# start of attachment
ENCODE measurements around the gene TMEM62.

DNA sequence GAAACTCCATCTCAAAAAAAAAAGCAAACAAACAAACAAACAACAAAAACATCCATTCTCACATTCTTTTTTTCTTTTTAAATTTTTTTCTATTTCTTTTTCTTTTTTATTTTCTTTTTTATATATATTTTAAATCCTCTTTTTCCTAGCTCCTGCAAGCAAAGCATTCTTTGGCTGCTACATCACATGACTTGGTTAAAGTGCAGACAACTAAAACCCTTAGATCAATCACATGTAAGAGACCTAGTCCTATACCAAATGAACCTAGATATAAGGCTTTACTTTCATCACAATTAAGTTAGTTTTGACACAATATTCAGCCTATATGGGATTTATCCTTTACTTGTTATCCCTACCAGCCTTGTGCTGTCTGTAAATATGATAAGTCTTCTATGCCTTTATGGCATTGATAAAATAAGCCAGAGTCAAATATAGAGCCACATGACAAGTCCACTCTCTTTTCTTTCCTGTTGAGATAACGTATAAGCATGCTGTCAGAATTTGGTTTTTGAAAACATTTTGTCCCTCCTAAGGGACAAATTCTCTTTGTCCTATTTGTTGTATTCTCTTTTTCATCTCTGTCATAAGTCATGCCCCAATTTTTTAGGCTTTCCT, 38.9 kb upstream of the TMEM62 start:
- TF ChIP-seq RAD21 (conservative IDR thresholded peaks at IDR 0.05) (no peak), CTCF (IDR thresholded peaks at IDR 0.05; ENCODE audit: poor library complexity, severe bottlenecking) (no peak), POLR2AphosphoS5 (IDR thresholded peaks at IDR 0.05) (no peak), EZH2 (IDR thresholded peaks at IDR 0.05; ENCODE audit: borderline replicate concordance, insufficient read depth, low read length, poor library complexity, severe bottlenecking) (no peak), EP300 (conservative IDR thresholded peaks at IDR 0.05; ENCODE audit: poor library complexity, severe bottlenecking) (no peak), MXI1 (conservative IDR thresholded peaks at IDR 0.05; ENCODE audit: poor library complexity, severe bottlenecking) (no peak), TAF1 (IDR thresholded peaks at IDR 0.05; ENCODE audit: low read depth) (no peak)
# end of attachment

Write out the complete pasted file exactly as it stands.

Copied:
ENCODE measurements around the gene TMEM62.

DNA sequence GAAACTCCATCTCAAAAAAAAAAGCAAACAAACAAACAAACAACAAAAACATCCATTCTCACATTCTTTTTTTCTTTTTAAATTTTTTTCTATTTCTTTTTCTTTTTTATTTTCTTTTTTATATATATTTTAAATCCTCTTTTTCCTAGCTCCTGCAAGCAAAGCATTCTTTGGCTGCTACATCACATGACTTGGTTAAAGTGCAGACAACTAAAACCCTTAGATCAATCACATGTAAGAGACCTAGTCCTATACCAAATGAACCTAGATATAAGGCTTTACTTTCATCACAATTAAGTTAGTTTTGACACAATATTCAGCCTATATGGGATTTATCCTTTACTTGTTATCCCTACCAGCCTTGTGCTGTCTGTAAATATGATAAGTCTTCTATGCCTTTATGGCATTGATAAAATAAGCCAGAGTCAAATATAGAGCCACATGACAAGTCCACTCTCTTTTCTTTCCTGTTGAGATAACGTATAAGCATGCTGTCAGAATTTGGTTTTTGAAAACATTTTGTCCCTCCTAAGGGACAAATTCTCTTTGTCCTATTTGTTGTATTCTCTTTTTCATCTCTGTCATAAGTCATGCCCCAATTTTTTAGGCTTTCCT, 38.9 kb upstream of the TMEM62 start:
- TF ChIP-seq RAD21 (conservative IDR thresholded peaks at IDR 0.05) (no peak), CTCF (IDR thresholded peaks at IDR 0.05; ENCODE audit: poor library complexity, severe bottlenecking) (no peak), POLR2AphosphoS5 (IDR thresholded peaks at IDR 0.05) (no peak), EZH2 (IDR thresholded peaks at IDR 0.05; ENCODE audit: borderline replicate concordance, insufficient read depth, low read length, poor library complexity, severe bottlenecking) (no peak), EP300 (conservative IDR thresholded peaks at IDR 0.05; ENCODE audit: poor library complexity, severe bottlenecking) (no peak), MXI1 (conservative IDR thresholded peaks at IDR 0.05; ENCODE audit: poor library complexity, severe bottlenecking) (no peak), TAF1 (IDR thresholded peaks at IDR 0.05; ENCODE audit: low read depth) (no peak)